Eagle-eyed internet users have spent much of the last few weeks parsing out the waves of unfounded claims that the president is using to justify his calls for greater border security. There’s a growing recognition that many of the reasons he’s given for increased funding for a southern border wall come from “Sicario: Day of the Soldado,” last year’s sequel to Denis Villeneuve’s 2015 original “Sicario.”
On Tuesday night’s “Late Show,” host Stephen Colbert presented a trio of these not-very-likely-coincidences (namely, duct-taped abductees, armored cars, and abandoned prayer rugs) when talking about what might have been a reason for the recent government shutdown.
Then again, this is the same show that had Josh Brolin on to promote “Sicario: Day of the Soldado” back in June and had the actor read Trump tweets as his “Avengers” character, so nothing makes any sense anymore.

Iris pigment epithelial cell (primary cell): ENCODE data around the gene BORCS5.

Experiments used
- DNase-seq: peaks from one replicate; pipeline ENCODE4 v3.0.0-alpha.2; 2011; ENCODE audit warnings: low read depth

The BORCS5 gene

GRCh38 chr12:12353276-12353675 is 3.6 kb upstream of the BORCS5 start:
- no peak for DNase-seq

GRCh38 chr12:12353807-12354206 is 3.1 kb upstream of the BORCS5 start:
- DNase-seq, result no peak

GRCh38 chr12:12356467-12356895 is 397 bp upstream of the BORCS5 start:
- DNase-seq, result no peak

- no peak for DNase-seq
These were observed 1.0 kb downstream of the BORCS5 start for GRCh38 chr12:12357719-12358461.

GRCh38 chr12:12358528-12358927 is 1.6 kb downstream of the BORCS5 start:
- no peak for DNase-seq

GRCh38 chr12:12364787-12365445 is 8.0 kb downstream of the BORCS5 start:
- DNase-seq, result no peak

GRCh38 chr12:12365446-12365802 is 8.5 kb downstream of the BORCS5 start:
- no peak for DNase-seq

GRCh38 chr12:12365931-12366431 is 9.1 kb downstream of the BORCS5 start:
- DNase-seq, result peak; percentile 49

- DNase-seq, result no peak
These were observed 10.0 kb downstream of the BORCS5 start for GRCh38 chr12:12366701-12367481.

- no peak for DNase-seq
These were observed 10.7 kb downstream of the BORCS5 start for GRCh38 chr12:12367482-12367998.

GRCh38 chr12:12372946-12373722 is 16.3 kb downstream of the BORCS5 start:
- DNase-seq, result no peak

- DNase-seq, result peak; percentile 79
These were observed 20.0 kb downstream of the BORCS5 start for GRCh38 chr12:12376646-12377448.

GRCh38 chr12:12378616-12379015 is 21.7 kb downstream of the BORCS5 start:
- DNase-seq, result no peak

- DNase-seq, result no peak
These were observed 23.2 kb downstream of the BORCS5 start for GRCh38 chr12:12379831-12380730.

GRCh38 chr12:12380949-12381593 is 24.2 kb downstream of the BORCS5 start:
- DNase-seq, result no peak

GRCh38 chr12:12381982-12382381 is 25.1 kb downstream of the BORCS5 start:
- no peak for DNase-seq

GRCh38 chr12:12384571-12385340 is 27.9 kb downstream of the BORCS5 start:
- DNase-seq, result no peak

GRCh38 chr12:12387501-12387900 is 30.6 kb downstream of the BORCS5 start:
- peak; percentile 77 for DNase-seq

Colbert also used the segment to talk about Starbucks CEO Howard Schultz’s less-than-stellar start to his presidential bid. After calling into question Schultz’s insistence that he didn’t want to speak about hypothetical tax policy during his campaign, Colbert added another joke to the growing list of coffee-related quips about the hopeful candidate’s run. “It’s no surprise that Schultz has been met with some resistance, because no one has been in a Starbucks bathroom and thought, ‘The guy in charge of this should be in charge of everything,'” Colbert said.
It’s all a bizarre set of timing, because — as Colbert points out — last night was supposed to be the show’s post-State of the Union live show. That plan will now be shifted to next Tuesday, after Trump and House Speaker Nancy Pelosi agreed on a rescheduled date for the annual address.
Popular on IndieWire
Watch Colbert’s full monologue segment below: